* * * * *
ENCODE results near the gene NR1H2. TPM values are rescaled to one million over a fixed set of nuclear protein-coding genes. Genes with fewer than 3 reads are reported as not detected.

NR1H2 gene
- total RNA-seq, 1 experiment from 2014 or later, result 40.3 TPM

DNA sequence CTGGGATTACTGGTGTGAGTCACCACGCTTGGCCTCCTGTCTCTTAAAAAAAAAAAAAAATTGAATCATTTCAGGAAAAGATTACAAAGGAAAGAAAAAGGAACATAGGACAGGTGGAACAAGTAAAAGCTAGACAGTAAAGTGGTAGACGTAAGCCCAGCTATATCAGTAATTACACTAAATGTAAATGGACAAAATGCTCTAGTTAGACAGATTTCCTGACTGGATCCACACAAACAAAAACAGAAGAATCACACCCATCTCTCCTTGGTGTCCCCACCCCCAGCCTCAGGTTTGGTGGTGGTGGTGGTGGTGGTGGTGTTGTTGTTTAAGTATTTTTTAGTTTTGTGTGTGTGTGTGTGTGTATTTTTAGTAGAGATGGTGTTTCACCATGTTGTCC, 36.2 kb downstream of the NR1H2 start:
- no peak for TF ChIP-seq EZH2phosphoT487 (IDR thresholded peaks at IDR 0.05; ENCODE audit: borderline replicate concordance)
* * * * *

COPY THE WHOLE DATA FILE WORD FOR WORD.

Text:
ENCODE results near the gene NR1H2. TPM values are rescaled to one million over a fixed set of nuclear protein-coding genes. Genes with fewer than 3 reads are reported as not detected.

NR1H2 gene
- total RNA-seq, 1 experiment from 2014 or later, result 40.3 TPM

DNA sequence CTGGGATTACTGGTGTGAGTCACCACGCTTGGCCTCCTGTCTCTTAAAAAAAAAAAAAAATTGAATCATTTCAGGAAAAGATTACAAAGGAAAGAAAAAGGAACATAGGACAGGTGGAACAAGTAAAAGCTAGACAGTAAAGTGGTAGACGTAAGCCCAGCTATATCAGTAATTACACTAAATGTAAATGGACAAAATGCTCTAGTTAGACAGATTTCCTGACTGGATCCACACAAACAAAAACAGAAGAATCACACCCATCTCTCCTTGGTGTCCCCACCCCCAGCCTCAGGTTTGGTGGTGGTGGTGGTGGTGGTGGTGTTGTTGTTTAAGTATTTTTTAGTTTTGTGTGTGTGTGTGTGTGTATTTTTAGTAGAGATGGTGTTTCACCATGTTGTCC, 36.2 kb downstream of the NR1H2 start:
- no peak for TF ChIP-seq EZH2phosphoT487 (IDR thresholded peaks at IDR 0.05; ENCODE audit: borderline replicate concordance)